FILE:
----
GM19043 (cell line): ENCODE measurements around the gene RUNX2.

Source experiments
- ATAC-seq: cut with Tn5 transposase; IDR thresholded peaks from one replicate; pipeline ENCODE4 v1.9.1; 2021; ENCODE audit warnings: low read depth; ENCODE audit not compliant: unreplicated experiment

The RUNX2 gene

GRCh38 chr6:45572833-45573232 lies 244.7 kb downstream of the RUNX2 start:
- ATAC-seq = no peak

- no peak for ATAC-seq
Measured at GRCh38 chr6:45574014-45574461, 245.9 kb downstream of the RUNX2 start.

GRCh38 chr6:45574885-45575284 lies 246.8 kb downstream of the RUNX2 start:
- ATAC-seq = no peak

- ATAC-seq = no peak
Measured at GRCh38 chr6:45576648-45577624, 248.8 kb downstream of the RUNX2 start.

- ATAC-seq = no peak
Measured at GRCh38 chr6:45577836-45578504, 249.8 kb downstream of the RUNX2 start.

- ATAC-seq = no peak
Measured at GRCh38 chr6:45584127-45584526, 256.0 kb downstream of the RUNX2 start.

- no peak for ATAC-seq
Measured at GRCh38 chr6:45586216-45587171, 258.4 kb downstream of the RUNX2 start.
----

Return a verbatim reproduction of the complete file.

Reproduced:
GM19043 (cell line): ENCODE measurements around the gene RUNX2.

Source experiments
- ATAC-seq: cut with Tn5 transposase; IDR thresholded peaks from one replicate; pipeline ENCODE4 v1.9.1; 2021; ENCODE audit warnings: low read depth; ENCODE audit not compliant: unreplicated experiment

The RUNX2 gene

GRCh38 chr6:45572833-45573232 lies 244.7 kb downstream of the RUNX2 start:
- ATAC-seq = no peak

- no peak for ATAC-seq
Measured at GRCh38 chr6:45574014-45574461, 245.9 kb downstream of the RUNX2 start.

GRCh38 chr6:45574885-45575284 lies 246.8 kb downstream of the RUNX2 start:
- ATAC-seq = no peak

- ATAC-seq = no peak
Measured at GRCh38 chr6:45576648-45577624, 248.8 kb downstream of the RUNX2 start.

- ATAC-seq = no peak
Measured at GRCh38 chr6:45577836-45578504, 249.8 kb downstream of the RUNX2 start.

- ATAC-seq = no peak
Measured at GRCh38 chr6:45584127-45584526, 256.0 kb downstream of the RUNX2 start.

- no peak for ATAC-seq
Measured at GRCh38 chr6:45586216-45587171, 258.4 kb downstream of the RUNX2 start.